It also accused S&P of failing to warn investors that the housing market was collapsing in 2006 because doing so would have hurt its business.

At the time, S&P said the US government’s case was entirely without factual or legal merit.

“On more than one occasion, the company’s leadership ignored senior analysts who warned that the company had given top ratings to financial products that were failing to perform as advertised,” said Attorney General Eric Holder in a statement announcing the settlement.

“As S&P admits under this settlement, company executives complained that the company declined to downgrade underperforming assets, because it was worried that doing so would hurt the company’s business.

“While this strategy may have helped S&P avoid disappointing its clients, it did major harm to the larger economy, contributing to the worst financial crisis since the Great Depression.”

S&P will pay $687.5 million to the DoJ and a further $678.5 million to the 19 states that had brought lawsuits against it.

The ratings agency will also pay $125 million in a separate settlement with the California Public Employees’ Retirement System.

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Standard and Poor’s has cut France’s credit outlook to “negative”, due to concerns about the country’s struggling economic recovery.

However, the credit rating agency affirmed France’s AA/A-1+ rating, the third-highest rating.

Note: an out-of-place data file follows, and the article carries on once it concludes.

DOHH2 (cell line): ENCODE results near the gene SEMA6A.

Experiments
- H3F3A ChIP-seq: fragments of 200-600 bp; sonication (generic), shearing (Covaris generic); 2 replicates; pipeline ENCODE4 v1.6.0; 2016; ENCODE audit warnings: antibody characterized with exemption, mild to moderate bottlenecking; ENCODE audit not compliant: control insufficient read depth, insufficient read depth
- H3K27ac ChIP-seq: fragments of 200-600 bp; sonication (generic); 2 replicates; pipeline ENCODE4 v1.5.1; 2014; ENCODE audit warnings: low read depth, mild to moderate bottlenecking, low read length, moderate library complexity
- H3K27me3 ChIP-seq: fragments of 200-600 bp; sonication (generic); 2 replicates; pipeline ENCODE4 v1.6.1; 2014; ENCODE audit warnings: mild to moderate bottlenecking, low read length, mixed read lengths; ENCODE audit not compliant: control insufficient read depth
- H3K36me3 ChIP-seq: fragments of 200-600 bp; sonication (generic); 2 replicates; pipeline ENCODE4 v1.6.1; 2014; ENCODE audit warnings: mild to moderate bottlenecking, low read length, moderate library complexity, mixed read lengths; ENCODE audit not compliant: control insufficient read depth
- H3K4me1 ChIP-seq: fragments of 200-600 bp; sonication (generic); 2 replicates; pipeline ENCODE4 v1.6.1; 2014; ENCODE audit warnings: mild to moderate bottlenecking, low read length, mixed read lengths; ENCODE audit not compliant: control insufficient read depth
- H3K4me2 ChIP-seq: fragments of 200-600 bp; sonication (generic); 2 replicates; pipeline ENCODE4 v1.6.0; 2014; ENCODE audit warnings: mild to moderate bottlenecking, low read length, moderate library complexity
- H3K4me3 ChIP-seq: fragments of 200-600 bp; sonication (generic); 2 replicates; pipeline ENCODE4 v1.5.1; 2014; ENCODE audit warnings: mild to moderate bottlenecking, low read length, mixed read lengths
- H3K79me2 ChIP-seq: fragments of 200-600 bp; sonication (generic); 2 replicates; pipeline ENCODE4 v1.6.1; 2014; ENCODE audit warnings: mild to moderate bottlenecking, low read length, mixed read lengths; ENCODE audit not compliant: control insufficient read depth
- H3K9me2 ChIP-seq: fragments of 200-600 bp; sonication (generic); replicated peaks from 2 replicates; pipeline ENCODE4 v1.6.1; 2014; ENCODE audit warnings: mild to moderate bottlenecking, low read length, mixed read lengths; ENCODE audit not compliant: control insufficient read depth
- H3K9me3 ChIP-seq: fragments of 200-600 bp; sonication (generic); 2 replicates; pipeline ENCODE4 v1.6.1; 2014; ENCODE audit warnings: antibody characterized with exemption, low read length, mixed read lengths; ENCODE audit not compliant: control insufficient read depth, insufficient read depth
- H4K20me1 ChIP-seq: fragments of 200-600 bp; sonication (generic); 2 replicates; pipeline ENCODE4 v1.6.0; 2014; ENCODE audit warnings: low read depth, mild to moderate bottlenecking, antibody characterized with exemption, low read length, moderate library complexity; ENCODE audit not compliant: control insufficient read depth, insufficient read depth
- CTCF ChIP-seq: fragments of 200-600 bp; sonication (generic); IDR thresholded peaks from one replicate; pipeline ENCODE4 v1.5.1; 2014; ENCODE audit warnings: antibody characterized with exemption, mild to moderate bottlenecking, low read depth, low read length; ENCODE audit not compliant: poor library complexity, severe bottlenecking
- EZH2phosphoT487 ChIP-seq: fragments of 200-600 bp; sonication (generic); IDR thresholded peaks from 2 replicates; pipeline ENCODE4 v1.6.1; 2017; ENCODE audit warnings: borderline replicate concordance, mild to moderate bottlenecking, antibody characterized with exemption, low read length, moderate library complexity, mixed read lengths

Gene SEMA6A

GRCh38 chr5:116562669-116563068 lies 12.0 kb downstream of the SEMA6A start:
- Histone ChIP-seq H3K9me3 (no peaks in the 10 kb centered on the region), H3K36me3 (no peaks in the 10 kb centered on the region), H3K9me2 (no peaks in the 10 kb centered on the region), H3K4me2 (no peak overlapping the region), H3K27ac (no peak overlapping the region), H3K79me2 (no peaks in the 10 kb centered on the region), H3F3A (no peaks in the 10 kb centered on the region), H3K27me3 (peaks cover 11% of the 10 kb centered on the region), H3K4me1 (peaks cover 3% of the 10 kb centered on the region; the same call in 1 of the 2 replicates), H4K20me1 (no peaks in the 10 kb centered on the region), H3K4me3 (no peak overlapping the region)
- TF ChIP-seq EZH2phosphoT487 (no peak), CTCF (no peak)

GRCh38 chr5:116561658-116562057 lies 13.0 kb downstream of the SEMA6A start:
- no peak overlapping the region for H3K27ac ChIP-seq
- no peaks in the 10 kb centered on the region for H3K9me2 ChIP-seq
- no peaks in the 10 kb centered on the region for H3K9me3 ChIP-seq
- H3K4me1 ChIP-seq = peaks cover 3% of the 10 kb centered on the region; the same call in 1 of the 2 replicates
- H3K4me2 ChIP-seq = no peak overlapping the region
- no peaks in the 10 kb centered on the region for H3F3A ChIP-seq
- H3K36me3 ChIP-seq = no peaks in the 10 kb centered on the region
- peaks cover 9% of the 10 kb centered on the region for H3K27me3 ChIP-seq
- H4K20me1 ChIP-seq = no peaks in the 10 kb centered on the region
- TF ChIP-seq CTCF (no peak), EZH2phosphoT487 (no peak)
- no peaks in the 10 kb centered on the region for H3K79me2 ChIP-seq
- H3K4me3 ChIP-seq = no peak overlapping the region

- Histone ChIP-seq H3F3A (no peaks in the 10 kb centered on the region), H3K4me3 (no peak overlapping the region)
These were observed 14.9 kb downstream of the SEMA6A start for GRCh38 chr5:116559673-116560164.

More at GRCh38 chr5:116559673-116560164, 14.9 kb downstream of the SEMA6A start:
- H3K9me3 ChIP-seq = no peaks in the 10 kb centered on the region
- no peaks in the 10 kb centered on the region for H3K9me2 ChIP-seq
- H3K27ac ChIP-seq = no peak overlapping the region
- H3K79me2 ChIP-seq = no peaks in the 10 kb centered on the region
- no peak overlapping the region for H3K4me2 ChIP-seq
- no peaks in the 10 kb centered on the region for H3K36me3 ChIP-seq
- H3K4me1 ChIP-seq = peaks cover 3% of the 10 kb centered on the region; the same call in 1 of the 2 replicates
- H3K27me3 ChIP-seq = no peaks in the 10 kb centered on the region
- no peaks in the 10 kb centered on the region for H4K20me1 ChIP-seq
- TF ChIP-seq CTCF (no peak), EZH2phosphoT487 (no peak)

“We believe that…a recovery of the French economy could prove elusive,” said S&P in a statement.

France’s finance minister, Michel Sapin, said the country’s debt was “one of the surest in the world”.

“We will pursue the needed reforms, to boost our medium term growth prospects,” Michel Sapin said in a statement.

Standard and Poor's has cut France's credit outlook to negative, due to concerns about the country's struggling economic recovery

Standard and Poor’s has cut France’s credit outlook to negative, due to concerns about the country’s struggling economic recovery

“French debt is one of the surest and most liquid in the world, with debt levels very much contained,” he continued.

Official figures from the Bank of France showed that the French economy did not grow at all in the second quarter, and for the third quarter it is forecasting growth of 0.2%.

“We believe that…a recovery of the French economy could prove elusive and that France’s public finances might deteriorate beyond 2014,” S&P said.

S&P added that it expected France’s budget deficit will average 4.1% of GDP between 2014 and 2017, an increase from earlier projections of 3.2%.

The French government has also said it will reduce its budget deficit to below the EU threshold of 3% of GDP by 2017, two years later than promised.

S&P said the negative outlook indicated a one in three chance that certain events would occur which would push it to downgrade France’s actual credit rating within the next two years.

For now, S&P said France’s high income per capita and productivity, recovering competitiveness and profitability among French companies, and France’s stable financial sector justified the country keeping its current rating.

S&P last downgraded France in November 2013 when it cut its rating to AA.